Criticism over massing and scale of new buildings has prompted the Town of Vienna to revisit its Maple Avenue Commercial (MAC) zoning requirements.
While the four-story height limit remains intact, new regulations will push buildings further away from the street.
Setbacks — or the required distance of a new development from the street — played a major role in discussions last year regarding the redevelopment of the Vienna Wolf Trap Hotel. Critics and a few members of the Town Council argued the size of the building overshadowed nearby developments and asked that the building be reduced in size and built further away from Maple Avenue.
The minimum distance from the front of the building to the curb was 20 feet on Maple Avenue, but the new amendments increase that set back to 28 feet. On side streets, the setback requirement is increased from 15 feet to 20 feet.
A maximum height of four stories or 54 feet was included in the original zoning regulations, but the new regulations include a note that all buildings “shall have the appearance of, at most, four stories when viewed from every cardinal direction.”
New proposals will also require applicants to include an analysis of the long-term fiscal benefits and costs to Vienna under the revisions the commission will examine. Projects will also be required to include how the development fits into the current school zone boundary map.
As part of an effort to ensure that the new developments boost local retail, the regulations include a requirement that new developments or redevelopments include ground floor commercial square footage equal to or greater than what currently exists, including commercial square footage currently occupied, vacant or previously demolished.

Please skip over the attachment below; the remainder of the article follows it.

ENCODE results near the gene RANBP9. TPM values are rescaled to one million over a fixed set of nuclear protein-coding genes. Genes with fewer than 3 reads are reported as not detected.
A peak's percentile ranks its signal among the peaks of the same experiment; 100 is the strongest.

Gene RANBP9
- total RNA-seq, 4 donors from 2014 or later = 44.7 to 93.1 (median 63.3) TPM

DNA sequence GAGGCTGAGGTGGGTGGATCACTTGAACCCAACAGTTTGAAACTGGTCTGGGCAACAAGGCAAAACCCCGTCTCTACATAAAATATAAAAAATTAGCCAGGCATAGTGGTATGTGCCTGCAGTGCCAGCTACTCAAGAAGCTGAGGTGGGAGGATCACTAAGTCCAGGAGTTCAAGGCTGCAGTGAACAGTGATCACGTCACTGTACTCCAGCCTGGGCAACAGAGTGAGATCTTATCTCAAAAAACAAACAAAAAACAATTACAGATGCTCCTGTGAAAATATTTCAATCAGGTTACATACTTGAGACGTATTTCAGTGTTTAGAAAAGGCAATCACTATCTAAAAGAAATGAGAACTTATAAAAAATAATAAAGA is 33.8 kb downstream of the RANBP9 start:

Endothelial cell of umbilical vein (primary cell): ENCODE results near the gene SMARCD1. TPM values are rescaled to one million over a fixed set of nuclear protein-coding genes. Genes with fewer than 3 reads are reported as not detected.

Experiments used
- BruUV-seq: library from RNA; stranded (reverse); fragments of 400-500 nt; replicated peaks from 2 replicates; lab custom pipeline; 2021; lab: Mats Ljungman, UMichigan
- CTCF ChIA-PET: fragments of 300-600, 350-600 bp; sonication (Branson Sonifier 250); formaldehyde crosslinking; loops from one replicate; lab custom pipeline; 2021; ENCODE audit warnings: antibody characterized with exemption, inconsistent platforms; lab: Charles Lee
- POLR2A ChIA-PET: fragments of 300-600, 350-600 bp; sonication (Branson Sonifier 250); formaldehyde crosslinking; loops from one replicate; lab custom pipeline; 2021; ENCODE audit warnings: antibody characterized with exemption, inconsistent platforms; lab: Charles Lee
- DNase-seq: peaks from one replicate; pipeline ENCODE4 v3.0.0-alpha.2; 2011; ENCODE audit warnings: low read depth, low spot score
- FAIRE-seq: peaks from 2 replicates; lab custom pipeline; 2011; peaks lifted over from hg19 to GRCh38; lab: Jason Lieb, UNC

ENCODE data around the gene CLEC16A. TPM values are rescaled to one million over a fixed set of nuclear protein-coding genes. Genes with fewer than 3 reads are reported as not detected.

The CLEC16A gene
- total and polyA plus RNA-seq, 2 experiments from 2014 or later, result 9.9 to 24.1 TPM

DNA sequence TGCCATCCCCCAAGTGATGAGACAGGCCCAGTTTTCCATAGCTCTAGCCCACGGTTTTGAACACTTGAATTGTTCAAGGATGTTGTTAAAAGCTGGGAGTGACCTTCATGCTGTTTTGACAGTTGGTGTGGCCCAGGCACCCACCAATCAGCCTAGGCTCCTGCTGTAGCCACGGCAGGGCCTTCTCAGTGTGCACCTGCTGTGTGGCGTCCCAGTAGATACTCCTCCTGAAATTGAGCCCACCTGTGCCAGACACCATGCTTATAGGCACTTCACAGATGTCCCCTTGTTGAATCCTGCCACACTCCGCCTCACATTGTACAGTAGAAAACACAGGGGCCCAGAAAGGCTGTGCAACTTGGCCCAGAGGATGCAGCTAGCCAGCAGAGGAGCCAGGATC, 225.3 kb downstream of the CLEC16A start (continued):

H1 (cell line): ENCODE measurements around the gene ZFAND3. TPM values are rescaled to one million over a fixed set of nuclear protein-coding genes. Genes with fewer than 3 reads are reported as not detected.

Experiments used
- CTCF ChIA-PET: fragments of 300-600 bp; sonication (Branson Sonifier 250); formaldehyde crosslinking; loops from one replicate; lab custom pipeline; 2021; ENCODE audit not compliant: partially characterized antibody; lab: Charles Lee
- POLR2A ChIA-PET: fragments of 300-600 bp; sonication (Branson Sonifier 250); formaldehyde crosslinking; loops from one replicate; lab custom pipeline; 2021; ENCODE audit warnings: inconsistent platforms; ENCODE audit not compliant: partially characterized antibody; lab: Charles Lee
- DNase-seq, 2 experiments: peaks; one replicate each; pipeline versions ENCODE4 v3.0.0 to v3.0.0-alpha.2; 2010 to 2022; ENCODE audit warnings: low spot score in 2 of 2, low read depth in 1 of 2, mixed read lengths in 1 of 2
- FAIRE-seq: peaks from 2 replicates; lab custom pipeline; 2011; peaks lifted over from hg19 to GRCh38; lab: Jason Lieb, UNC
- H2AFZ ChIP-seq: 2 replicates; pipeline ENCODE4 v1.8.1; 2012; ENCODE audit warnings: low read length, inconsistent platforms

Density caps had been discussed for multi-family dwelling units, but a comment on the proposed amendments notes that the idea was eventually dismissed.
The new regulations also slightly increase the amount of transparency on the ground floor facade from 50 percent to 60 percent.
The building also includes extensive revisions impervious surfaces of new developments. MAC-zoned developments have an 80 percent maximum impervious surface, meaning surfaces that rainwater can’t pass through. The idea is to prevent runoff that can quickly flood Maple Avenue.
But the zoning regulations also offer incentives allowing an increase in the impervious surface if other requirements are met. This includes a 5 or 10 percent increase if the applicant constructs and maintains a vegetated roof system covering at least half, or 2,000 square feet, of continuous roof area.
The Planning Commission is scheduled to discuss the changes at a work session tomorrow (Wednesday) at 6:30 p.m.
A joint work session is scheduled for March 6, followed by community workshops later in March to discuss the proposed changes.